Thirty-seven employees have “exited” from Activision Blizzard amid the gaming publisher’s workplace misconduct scandals, according to The Wall Street Journal, citing internal documents.
A further 44 employees have been disciplined, Activision Blizzard spokesperson Helaine Klasky told the outlet.
Since last summer, the company has been facing a lawsuit from California’s Department of Fair Employment and Housing alleging years of fostering a “frat boy culture” that led to sexual harassment, unfair hiring practices and other forms of mistreatment of women.
However, given the ambiguity surrounding the word “exited,” it’s unclear exactly how many of those 37 people left voluntarily versus being pushed out. Likewise, Activision Blizzard wouldn’t specify exactly what form of disciplinary action has been taken against the 44 other employees.
Meanwhile, The Wall Street Journal reports that Activision Blizzard collected around 700 employee complaints who expressed concerns of workplace misconduct, although the company denied this to the outlet. Bobby Kotick, Activision Blizzard CEO, also reportedly shut down the release of a company report summarizing all of the above information to address the allegations. According to The Wall Street Journal, Kotick felt the report would make the company’s issues seem bigger than what has already been revealed.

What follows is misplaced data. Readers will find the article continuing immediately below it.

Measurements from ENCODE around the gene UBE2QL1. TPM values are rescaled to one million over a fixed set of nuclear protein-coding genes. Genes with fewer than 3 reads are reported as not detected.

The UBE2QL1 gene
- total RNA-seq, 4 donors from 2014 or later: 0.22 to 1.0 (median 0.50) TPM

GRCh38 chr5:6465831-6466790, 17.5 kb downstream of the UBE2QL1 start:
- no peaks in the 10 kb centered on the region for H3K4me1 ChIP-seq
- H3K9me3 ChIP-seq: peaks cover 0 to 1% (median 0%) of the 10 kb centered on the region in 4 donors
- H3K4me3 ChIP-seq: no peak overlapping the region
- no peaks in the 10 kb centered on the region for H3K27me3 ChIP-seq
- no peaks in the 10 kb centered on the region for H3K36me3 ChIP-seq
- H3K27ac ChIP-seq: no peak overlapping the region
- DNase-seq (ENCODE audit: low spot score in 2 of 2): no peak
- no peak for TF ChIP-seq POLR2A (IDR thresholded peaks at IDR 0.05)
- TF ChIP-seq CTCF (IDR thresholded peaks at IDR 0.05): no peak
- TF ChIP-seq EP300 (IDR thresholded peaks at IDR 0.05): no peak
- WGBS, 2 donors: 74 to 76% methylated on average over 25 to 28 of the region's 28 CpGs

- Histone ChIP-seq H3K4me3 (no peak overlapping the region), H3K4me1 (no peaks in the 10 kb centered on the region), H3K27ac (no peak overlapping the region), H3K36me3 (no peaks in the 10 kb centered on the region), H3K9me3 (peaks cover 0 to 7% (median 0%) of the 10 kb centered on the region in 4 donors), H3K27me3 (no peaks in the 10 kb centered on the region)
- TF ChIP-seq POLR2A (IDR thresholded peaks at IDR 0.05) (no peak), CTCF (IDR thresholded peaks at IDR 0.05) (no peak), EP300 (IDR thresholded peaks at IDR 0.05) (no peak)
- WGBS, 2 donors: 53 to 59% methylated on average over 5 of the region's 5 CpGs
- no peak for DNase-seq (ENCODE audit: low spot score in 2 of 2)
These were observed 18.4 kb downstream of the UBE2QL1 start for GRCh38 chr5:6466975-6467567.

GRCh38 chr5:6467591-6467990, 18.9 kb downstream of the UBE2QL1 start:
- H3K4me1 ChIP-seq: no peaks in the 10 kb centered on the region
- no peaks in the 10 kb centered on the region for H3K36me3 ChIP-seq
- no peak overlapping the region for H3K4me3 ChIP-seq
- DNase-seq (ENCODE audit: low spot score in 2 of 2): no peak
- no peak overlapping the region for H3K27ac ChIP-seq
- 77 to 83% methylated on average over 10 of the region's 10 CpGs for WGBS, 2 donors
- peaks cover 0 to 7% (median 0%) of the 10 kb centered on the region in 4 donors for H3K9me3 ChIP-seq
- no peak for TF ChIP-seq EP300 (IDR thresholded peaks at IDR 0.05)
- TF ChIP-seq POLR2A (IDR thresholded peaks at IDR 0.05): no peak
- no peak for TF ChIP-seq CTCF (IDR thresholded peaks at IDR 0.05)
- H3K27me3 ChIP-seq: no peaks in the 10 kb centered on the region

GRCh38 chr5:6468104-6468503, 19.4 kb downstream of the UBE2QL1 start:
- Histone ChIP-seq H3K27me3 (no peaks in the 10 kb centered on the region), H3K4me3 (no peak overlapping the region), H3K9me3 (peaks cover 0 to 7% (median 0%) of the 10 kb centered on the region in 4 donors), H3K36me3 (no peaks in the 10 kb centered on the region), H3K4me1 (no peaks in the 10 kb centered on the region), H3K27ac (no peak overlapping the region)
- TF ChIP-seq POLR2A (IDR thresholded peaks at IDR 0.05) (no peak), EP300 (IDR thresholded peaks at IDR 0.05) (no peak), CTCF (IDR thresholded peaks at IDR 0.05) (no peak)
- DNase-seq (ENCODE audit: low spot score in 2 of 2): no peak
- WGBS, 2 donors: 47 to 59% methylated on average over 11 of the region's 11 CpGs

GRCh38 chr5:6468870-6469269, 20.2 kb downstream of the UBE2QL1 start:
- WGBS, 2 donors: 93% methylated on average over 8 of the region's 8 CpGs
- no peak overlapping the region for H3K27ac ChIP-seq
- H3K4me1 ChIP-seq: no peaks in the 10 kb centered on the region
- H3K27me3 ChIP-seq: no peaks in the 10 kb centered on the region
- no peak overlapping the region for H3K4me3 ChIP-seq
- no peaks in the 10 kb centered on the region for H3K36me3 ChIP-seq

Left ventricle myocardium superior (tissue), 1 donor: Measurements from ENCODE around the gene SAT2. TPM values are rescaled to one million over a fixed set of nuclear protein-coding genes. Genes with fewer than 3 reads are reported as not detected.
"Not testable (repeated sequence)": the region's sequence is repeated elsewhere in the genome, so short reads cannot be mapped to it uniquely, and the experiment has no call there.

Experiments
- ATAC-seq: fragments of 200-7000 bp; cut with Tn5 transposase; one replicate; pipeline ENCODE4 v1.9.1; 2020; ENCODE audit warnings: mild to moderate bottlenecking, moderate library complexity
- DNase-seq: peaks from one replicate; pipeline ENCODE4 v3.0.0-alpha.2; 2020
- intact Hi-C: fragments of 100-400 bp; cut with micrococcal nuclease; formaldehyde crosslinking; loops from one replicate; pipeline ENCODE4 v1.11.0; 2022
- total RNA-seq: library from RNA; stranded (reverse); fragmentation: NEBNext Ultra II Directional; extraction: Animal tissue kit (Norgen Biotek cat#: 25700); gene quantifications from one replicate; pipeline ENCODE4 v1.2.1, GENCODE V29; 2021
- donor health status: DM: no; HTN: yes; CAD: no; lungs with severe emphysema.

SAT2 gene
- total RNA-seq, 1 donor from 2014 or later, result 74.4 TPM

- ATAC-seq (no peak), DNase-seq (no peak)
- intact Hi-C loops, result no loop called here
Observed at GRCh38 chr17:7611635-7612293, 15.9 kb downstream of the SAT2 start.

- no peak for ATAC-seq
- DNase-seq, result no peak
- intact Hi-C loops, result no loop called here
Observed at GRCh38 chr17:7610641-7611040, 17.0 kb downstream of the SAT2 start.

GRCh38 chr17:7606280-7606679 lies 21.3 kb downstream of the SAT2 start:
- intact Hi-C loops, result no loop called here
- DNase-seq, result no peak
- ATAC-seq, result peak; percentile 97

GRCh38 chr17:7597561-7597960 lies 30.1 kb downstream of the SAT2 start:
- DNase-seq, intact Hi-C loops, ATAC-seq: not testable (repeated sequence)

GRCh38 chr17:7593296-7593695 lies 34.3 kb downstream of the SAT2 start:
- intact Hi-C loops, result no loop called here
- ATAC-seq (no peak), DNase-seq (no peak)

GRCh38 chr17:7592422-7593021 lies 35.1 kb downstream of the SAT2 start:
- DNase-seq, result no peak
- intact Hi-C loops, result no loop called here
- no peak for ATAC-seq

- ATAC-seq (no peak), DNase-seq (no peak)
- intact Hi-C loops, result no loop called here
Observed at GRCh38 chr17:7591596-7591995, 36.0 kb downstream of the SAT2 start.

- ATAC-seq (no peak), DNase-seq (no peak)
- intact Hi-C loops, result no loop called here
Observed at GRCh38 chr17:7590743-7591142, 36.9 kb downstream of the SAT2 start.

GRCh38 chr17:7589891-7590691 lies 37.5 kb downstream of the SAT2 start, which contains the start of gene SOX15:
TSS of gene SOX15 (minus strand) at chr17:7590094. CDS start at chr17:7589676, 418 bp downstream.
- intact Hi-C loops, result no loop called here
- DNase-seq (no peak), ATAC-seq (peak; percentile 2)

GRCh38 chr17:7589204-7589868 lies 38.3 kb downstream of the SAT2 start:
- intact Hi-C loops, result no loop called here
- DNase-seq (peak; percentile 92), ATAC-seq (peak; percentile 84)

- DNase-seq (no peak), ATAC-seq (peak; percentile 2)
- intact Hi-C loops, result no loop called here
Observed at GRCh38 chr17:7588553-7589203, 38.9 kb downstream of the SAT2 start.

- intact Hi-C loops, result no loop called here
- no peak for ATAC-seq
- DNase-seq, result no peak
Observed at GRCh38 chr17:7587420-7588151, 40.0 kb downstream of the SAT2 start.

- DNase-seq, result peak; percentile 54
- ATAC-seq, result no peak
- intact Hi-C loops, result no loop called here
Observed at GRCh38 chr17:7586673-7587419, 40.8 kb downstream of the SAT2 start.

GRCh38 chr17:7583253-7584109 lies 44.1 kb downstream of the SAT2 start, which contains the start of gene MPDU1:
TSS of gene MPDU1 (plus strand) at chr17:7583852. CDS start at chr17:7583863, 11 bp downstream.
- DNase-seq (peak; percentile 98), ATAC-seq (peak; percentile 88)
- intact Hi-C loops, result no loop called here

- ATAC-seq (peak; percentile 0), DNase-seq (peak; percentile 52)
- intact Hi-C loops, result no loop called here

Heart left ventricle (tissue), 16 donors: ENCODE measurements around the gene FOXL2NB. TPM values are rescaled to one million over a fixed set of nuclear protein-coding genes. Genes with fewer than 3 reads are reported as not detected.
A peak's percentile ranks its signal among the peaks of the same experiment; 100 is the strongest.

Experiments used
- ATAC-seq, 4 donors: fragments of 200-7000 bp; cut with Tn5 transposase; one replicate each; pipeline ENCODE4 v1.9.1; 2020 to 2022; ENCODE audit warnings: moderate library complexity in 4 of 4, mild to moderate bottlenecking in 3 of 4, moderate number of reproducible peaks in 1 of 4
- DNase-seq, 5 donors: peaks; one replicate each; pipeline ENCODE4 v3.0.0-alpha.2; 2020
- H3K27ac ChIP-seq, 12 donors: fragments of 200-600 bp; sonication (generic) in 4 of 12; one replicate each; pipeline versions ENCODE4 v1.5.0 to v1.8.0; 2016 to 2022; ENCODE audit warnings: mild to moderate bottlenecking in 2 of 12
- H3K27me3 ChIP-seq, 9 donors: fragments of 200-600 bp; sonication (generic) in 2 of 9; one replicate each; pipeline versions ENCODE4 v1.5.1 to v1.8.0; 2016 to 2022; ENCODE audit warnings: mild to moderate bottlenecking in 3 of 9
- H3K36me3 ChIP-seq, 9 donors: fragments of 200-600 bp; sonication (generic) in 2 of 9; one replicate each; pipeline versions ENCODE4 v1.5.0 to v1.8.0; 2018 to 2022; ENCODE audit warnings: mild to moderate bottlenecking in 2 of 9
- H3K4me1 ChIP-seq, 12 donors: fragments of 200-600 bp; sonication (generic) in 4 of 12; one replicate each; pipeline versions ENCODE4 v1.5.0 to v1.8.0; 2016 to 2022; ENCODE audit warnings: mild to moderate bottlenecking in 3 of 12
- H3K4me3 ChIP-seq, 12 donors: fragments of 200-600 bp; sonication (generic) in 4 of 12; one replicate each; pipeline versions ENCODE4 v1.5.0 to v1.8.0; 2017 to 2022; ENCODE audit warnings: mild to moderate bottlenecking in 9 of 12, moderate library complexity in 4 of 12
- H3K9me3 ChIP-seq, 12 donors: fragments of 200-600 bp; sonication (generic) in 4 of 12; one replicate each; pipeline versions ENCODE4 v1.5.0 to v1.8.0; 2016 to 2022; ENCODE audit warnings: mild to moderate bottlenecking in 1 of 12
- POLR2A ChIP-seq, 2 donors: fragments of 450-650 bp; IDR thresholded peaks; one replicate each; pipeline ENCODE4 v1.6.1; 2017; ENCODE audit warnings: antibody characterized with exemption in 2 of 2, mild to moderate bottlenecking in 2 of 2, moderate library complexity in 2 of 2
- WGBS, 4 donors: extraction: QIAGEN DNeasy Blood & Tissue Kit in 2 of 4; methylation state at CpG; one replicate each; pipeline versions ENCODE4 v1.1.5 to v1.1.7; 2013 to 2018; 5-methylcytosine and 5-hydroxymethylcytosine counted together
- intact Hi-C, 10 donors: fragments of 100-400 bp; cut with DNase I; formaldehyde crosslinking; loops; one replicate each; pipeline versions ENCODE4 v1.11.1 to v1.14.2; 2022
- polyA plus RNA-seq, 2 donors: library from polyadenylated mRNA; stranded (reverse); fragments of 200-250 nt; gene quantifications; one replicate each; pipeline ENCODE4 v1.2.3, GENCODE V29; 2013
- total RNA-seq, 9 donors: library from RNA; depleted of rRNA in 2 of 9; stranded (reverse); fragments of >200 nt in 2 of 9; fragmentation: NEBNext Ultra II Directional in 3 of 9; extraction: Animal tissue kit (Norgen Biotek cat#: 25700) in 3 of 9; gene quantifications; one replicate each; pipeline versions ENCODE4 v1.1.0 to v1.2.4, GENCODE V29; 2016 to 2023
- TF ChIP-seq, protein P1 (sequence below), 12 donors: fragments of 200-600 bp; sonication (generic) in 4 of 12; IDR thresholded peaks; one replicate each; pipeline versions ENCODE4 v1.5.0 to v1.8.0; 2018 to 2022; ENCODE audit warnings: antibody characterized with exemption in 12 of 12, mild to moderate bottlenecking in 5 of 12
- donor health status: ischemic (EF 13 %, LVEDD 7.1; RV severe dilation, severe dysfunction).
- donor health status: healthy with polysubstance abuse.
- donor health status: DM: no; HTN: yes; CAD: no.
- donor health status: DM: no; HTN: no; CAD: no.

Kotick himself has been the subject of immense scrutiny, especially following a November report from The Wall Street Journal alleging that he not only knew about the “frat boy culture,” but actively worked to keep it quiet. More than 1,000 Activision Blizzard employees quickly signed a petition calling for Kotick to resign, although the executive has said he would only consider doing so if the workplace issues aren’t fixed “with speed.”
Activision Blizzard is also facing a strike from dozens of developers at its Raven studio, which works on its massively popular Call of Duty: Warzone game. The workers were protesting the sudden termination of a dozen quality assurance (QA) contractors. The ABK Workers Alliance, which represents employees at Activision, Blizzard and King, has condemned the company for its “silence” over these protests.
All the while, Warzone players have been reporting numerous bugs in the game. Speaking to The Washington Post, multiple unnamed QA testers attributed these issues to the QA workers who were laid off from Raven. “You can’t just lose some of your hardest-working people and expect nothing to happen,” one of them told The Washington Post.
A GoFundMe has been set up to support the ABK Workers Alliance — you can check that out here.
Image credit: Wikimedia Commons
Source: The Wall Street Journal